What do you think? It felt like way too much going on, even for me, and I wanted the beauty of the raised parts to shine through. Too much of too much.
This one above is also done on illustration board, with raised relief lollipop (glowing) icons. It's called SpoiledGirl. I totally followed my nose on this one just to have something else for Open Studio, but I think it's kind of charming and fun. Those are brass tacks I stuck in the hardened modeling paste "cakes."

To make a seemingly long, at times angst-ridden  story short, that's my production this past 5 weeks. I have to say I missed the constant flow of feedback to and from my peers and profs at Alexander.  I don't think it's a great way to work, just you backtalking you, but I think it gave me the experience to know I can do it, to just persevere through the doubts, push something out, and it'll probably be OK.

Our dear Masumi showed up a couple of weeks ago. It was great to see her! Here she is waving to all of you back in Savannah. I'm sure you'll agree it won't be the same without her there.
She helped me get my Open Studio act together, my postcards, and notifying people. Above is the front of my postcard, which shows a detail from the Eyestix painting, and below is the announcement.

Open Studio was pretty quiet, with a few very nice people who showed up. My little event had to compete with the Yale Open Studios, Mother's Day, e-coli outbreaks, and about 10,000 other art events happening in the city at the same time. I'm keeping the studio open this week, though,  hoping that a few people can make it at a more convenient time.
 My dear Jon (above) made it to help with Open Studio and the next day we were able to finally just relax. We took the subway down to Union Square where there was an enormous flea market, which included lots of food stands. How oddly compelling I find these chocolate covered marshmallows....hmmmm. They are quite inspirational. Jon is browsing through art books at  The Strand, the famous used book store located in the same couple of blocks as Union Square. They have a dizzying variety of books, including many artists' monographs I've never seen anywhere else.

This is my last week here. I took a break this afternoon and walked down to Chelsea. There is always something there that knocks my socks off. Today's treat was Amy Sillman's show at Sikkema Jenkins. It's the first time I've seen her work in person (I didn't bring my camera). She really put together a solid show of large oils on canvas and lots of little muscular charcoal drawings. Other shows were pretty compelling as well by lesser known artists who are nonetheless doing first-rate work. (Jason, I thought of you while perusing John Wesley's solo show. A very witty show.) I may try to get back down there before I leave and take some pics for this blog.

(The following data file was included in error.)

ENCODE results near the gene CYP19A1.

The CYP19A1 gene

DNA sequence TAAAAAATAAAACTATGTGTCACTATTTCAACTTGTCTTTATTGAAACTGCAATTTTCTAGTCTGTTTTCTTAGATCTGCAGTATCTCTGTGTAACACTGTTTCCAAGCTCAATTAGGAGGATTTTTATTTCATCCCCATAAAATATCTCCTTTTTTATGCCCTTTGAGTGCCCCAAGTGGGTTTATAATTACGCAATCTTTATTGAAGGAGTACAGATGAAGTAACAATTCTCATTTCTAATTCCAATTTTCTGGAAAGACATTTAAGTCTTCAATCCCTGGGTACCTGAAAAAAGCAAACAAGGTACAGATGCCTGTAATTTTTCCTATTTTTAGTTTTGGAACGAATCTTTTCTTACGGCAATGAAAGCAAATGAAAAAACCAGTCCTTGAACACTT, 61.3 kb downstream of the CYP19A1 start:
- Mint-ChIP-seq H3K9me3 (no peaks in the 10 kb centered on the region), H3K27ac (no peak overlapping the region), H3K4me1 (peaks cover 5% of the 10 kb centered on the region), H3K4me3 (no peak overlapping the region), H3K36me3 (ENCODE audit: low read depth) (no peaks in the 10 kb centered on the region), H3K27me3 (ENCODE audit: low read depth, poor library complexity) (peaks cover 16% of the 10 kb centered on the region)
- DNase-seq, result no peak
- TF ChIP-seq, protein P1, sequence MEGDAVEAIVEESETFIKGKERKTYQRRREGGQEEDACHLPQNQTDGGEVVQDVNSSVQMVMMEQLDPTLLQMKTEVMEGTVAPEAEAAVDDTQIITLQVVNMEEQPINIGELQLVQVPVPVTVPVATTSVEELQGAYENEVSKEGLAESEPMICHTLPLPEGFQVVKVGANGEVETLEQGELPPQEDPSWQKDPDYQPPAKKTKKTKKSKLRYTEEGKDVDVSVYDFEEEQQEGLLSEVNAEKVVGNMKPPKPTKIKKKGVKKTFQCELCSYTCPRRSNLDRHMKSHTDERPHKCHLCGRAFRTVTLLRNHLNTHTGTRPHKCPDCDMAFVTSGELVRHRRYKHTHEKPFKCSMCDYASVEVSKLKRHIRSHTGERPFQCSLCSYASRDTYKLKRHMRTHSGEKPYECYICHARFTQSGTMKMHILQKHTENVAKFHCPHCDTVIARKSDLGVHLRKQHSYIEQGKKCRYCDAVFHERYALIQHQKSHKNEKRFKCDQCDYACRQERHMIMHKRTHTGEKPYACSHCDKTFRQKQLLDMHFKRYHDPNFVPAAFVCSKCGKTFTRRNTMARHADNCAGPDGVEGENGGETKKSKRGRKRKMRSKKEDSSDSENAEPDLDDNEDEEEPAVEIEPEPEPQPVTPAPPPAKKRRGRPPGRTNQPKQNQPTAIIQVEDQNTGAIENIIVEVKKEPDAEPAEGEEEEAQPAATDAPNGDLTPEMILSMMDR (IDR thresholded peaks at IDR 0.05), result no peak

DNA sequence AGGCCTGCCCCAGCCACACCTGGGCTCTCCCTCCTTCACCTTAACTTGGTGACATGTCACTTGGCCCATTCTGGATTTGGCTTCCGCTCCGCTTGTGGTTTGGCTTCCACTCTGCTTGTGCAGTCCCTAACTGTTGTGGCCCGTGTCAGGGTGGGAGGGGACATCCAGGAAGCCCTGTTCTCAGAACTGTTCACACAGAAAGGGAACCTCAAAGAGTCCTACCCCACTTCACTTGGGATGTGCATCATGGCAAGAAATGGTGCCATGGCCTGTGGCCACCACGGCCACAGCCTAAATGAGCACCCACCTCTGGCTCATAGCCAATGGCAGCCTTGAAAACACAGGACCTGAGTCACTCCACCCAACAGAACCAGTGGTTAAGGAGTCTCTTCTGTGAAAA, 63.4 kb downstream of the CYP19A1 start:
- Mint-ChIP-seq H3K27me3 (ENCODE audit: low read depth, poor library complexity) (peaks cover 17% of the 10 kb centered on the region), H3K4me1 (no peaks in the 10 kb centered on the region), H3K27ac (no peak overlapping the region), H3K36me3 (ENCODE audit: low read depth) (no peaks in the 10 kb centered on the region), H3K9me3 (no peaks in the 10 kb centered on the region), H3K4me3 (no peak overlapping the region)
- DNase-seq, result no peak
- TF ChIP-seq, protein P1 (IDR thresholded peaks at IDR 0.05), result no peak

Wednesday, April 21, 2010

Inspirational Window Displays

Aside from the great art this city offers,  I find unexpected inspiration while strolling through the Garment District,  which is only a block east from my studio. I like the very naive, almost slapdash compositions of the fabric shop window displays. They are far removed from commercially savvy manipulations, yet they retain a manic kind of beauty.  The ones that do seem composed with care seem based on  an endearingly homespun idea of what's elegant. It's refreshing in this age of hyper-aggressive marketing tactics that these old-school displays exist. I want to share some with you before they disappear for good!

Monday, April 19, 2010

month-long survey of my nyc residency

I've more or less settled into my studio, and I will miss it when I leave! It's been good to be able to work larger, but it doesn't mean working larger is any easier. I'm using this space as an experiment to see how upping the scale of the paintings goes.
Since I work from all angles, changing the orientation, I have to keep the work on the floor. It's too big to be taking it off the wall and turning it this way and that without an extra pair of hands. I aim to stretch the finished canvases when I get back to Savannah.
These are all works in progress, some further along than others. The only one I'm happy with in its current state is the largest one (7' x 8') with the turquoise foam. Though it will almost certainly change a lot before its done.
The others may be only experiments, done on paper board someone left in the hall, and they are the usual 36 x 50" size. The mounds you see on them are acrylic flexible modeling paste that I molded into various shapes. The downfall is they make the pieces a lot heavier.  But, I find that medium handy; it's clean and dries pretty fast. Out of my few experiments with unorthodox materials, this is probably the safest for adding lumpy textures. The other more gritty lumpy areas are acrylic pumice gel. Also heavy! Good experiment, though.
I am also using high-gloss alkyd house paint for its particular effect, along with acrylics. For cost effectiveness and for faster drying time, I am also using acrylics for the first layers in some areas on the larger canvas ones, then applying oil atop or alongside that. For larger pieces that is probably the way to go.
Here are some shots also of my messy comfortable studio. I have covered everything from stem to stern in plastic so I hopefully don't have to paint the walls and floor once I leave!